GLOBAL POULTRY TRENDS: Incomes Are Key to Egg Uptake in Africa and Oceania15 May 2013
Egg consumption per person increased in Africa and Oceania between 2000 and 2009, the latest year from which figures are available, reports industry analyst, Terry Evans, in his final look at the global egg business in the current Global Poultry Trends series.
Egg consumption is expanding worldwide but on a per-person basis, the figures (Table 1) are heavily influenced by the rate of population growth in the different countries. Globally, total egg production and hence consumption (as there is little carry-over from year to year), expanded by 23 per cent between 2000 and 2009, while the human population increased by 11 per cent. As a result, as is clear from Table 1 and the graph, egg consumption per person grew by nearly 10 per cent from an estimated 8.1kg in 2000 to 8.9kg in 2009.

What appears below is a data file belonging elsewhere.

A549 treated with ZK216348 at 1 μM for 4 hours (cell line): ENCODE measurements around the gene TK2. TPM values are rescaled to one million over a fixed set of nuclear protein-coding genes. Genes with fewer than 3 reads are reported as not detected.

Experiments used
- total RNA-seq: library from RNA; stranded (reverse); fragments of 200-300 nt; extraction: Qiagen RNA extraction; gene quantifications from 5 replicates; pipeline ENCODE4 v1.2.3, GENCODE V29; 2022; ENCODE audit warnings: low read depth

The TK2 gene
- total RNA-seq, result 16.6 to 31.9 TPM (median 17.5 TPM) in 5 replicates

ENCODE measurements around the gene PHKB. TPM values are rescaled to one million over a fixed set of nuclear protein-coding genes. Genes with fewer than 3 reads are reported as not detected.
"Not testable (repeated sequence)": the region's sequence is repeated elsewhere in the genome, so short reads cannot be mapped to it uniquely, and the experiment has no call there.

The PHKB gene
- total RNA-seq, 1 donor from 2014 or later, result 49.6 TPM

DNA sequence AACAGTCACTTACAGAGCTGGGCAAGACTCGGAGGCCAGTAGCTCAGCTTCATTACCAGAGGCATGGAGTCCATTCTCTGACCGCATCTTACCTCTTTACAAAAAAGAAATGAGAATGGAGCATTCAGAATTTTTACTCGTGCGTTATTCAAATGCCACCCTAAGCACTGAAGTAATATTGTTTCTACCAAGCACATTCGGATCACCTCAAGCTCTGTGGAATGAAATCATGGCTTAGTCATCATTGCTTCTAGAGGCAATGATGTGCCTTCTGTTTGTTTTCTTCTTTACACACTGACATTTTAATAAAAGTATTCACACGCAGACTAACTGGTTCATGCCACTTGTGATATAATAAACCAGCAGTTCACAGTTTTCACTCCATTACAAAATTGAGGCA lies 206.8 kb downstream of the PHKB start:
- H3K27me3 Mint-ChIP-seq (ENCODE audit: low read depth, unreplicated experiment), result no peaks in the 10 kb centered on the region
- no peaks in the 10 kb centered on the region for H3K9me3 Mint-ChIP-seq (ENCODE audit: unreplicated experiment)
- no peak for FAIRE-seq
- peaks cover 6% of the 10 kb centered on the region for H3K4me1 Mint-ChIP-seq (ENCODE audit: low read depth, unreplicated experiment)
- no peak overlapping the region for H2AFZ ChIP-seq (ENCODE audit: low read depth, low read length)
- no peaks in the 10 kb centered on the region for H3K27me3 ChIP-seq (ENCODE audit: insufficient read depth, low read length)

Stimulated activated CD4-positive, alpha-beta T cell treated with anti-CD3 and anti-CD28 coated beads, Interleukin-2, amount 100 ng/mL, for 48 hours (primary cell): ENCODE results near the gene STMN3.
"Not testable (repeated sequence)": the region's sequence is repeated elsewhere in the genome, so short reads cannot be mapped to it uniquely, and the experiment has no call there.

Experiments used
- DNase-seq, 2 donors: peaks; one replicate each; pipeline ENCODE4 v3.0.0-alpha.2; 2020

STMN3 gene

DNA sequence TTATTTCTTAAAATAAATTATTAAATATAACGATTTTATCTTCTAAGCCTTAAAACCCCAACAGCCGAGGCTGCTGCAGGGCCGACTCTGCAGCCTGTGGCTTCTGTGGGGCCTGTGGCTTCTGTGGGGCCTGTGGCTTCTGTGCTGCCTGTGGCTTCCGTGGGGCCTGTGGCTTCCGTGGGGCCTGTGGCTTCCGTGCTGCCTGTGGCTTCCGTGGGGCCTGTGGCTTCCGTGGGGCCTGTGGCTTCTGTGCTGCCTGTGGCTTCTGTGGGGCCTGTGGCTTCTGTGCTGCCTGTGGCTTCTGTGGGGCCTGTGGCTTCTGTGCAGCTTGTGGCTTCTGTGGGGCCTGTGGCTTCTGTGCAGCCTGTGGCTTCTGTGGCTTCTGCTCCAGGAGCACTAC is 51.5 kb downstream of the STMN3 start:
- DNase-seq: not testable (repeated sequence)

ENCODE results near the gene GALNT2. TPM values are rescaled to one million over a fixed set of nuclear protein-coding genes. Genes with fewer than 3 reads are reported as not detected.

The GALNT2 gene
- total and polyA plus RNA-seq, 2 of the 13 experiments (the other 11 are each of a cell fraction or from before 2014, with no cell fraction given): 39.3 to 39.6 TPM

During the same period, production in Africa outstripped the global figure increasing by nearly 32 per cent, while the human population grew twice as quickly as the global figure, expanding by 23 per cent. Consequently the uptake per person rose from 2.1kg to 2.4kg although this appears to have eased back a little to 2.3kg in 2009.